Animal rights progress in Congress
Today marks the first session of the 111th U.S. Congress. At the top of the priority list: A stimulus bill, confirmation of President-Elect Barack Obama's cabinet, expanded healthcare, and a time-table for America's withdrawal from Iraq. Wow. That's a lot.
But what about animal rights? Will this batch of senators and house representatives do as much for animals as the previous one?
Wayne Pacelle, Chief Executive Officer of the Humane Society of the United States (HSUS), called 2008 the year of the farm animal thanks to the 110th Congress. It reformed slaughter plant practices and took steps toward protecting the nation’s food supply.
Congress—and the animal population—also won a significant victory by passing the Farm Bill. Major assets of the bill include measures to stop the importation of puppies for sale from foreign puppy mills, strengthened federal laws against animal fighting, and increased penalties for those who violate the Animal Welfare Act.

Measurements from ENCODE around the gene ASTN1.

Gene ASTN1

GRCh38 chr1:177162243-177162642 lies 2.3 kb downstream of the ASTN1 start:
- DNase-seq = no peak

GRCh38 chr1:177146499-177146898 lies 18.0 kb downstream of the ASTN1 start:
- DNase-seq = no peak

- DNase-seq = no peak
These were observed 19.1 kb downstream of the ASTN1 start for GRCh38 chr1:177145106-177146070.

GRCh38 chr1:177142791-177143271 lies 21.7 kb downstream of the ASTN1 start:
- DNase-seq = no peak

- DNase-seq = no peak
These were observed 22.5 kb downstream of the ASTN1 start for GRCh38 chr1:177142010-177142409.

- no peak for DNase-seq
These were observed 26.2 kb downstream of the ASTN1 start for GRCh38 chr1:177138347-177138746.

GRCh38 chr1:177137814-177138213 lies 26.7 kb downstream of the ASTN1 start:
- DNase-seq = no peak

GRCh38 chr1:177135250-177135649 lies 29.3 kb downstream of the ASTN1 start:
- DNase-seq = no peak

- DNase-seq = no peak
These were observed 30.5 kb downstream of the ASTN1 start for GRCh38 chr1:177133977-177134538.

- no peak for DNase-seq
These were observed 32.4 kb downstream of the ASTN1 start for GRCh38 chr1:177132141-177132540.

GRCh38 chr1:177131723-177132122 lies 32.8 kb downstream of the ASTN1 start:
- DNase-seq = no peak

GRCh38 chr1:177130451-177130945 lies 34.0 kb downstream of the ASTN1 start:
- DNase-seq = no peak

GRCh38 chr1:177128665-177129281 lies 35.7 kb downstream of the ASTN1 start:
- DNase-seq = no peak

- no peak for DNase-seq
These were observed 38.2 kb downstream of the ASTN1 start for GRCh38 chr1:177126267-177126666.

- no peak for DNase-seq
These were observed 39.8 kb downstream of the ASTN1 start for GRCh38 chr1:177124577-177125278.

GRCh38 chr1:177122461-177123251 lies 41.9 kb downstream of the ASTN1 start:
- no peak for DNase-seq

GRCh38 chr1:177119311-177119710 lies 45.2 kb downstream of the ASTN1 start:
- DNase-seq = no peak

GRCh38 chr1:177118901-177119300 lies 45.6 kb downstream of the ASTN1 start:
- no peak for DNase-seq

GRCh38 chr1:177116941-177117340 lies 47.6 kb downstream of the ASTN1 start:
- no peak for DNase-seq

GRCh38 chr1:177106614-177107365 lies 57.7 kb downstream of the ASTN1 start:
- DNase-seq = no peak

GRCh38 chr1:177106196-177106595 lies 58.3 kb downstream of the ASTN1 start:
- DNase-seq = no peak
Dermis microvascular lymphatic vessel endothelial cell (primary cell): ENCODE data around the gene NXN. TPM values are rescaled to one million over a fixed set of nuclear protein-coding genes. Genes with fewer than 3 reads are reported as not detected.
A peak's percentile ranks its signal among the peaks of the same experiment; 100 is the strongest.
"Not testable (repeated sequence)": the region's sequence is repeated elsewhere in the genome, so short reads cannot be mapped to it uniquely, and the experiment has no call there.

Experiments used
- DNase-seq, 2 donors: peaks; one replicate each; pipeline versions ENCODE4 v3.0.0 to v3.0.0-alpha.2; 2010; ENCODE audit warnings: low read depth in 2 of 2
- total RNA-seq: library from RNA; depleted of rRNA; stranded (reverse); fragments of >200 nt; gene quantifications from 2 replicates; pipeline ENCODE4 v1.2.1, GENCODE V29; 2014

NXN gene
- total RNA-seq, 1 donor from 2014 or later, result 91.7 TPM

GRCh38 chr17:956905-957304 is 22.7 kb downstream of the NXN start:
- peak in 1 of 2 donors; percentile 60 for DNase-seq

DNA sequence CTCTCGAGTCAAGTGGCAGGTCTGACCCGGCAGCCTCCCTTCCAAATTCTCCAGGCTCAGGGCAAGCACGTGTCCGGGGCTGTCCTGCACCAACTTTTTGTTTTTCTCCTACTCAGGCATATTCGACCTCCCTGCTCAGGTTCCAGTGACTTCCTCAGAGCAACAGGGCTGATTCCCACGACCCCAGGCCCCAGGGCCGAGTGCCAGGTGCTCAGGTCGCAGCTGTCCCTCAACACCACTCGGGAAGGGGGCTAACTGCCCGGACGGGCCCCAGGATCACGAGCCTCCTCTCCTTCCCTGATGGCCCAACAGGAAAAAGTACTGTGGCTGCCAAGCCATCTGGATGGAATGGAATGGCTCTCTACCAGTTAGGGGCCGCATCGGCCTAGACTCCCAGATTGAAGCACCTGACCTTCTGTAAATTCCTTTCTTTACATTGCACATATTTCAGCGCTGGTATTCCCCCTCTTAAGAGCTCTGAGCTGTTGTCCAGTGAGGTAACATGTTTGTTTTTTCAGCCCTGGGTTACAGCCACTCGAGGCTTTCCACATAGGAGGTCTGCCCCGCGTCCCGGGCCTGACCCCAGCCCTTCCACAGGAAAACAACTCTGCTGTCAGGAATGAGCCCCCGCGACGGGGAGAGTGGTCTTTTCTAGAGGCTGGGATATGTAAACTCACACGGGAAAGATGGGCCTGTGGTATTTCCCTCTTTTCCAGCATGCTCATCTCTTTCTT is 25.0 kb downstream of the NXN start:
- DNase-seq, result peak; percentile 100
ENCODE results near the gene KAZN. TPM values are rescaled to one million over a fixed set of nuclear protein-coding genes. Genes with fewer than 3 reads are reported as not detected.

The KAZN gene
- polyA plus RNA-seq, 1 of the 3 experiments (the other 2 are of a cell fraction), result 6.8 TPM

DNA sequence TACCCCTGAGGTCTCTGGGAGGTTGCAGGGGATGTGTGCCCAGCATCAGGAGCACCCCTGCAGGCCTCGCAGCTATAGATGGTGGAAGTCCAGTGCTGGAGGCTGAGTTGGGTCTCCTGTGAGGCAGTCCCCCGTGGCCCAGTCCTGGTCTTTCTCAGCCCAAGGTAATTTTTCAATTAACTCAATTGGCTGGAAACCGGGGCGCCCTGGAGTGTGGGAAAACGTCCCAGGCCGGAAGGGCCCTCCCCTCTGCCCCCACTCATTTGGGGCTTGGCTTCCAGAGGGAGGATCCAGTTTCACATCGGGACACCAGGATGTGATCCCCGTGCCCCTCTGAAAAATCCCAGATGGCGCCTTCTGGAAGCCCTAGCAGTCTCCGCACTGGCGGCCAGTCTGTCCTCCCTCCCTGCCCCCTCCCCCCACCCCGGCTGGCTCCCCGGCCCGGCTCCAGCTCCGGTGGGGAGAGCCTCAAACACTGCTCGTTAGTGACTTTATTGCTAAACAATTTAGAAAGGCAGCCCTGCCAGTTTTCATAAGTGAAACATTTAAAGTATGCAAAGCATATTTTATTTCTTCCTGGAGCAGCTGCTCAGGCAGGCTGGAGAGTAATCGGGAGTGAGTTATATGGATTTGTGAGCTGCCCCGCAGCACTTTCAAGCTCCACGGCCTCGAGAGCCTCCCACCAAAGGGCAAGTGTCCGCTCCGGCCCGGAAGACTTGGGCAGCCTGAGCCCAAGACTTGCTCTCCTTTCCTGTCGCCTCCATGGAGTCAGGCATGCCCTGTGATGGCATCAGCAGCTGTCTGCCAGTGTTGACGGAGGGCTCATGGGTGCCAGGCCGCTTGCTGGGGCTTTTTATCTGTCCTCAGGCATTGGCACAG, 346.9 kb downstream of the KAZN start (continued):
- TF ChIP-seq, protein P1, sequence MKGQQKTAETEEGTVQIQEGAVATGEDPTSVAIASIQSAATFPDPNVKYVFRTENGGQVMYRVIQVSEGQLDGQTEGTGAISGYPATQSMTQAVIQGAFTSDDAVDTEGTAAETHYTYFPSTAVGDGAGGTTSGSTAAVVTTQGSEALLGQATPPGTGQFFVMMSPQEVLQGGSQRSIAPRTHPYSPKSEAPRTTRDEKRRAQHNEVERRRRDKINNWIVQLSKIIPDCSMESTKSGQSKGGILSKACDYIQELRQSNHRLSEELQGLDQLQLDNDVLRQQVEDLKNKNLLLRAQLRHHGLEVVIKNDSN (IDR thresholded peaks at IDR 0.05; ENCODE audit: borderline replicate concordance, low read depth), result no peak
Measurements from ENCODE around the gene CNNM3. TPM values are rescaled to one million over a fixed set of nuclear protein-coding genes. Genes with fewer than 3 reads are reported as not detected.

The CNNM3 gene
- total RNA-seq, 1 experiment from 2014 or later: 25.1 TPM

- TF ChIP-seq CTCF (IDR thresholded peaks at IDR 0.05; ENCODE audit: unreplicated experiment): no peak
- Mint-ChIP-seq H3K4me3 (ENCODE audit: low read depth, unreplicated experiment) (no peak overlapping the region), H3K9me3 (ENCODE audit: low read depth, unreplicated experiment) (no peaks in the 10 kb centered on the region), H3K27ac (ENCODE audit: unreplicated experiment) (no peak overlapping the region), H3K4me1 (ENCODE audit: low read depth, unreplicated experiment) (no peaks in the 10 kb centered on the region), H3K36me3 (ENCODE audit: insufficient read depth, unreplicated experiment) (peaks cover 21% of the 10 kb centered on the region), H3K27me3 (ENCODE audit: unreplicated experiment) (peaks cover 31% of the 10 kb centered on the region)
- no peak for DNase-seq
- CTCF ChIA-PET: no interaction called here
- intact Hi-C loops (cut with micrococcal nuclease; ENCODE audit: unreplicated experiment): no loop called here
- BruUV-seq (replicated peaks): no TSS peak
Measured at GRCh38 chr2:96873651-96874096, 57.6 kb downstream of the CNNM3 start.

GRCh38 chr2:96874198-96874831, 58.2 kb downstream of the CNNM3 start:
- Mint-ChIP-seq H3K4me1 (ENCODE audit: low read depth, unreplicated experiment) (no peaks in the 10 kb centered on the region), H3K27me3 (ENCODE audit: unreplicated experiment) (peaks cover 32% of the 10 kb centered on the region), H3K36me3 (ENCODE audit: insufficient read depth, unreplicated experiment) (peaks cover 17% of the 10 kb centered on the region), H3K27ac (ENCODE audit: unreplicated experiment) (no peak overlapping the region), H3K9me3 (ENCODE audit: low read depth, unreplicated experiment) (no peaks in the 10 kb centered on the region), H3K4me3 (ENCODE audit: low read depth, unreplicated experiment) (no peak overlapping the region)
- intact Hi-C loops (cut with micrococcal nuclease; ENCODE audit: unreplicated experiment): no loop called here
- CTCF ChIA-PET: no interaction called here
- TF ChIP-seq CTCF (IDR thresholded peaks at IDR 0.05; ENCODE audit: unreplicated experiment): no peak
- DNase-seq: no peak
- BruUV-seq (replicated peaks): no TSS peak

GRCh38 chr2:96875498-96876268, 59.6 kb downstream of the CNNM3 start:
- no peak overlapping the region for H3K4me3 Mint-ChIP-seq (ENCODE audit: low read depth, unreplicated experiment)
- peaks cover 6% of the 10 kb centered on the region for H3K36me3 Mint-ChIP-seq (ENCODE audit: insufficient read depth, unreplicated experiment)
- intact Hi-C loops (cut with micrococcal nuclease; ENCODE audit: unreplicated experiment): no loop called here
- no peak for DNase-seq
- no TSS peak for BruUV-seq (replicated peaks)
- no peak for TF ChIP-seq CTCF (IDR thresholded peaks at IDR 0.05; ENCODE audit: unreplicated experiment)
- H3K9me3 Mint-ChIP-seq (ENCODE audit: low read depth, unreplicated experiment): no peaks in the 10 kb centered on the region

Another triumph during the previous congressional term was the Animal Fighting Prohibition Enforcement Act, which established felony-level penalties and up to three years in jail for transporting animals across state or abroad for fighting purposes. To read more about animal welfare wins in the 110th Congress and in state legislatures across the country in 2008, click here.
To view the HSUS' priorities for Congress in 2009, click here, or hit the message board to list your top priorities for Congress.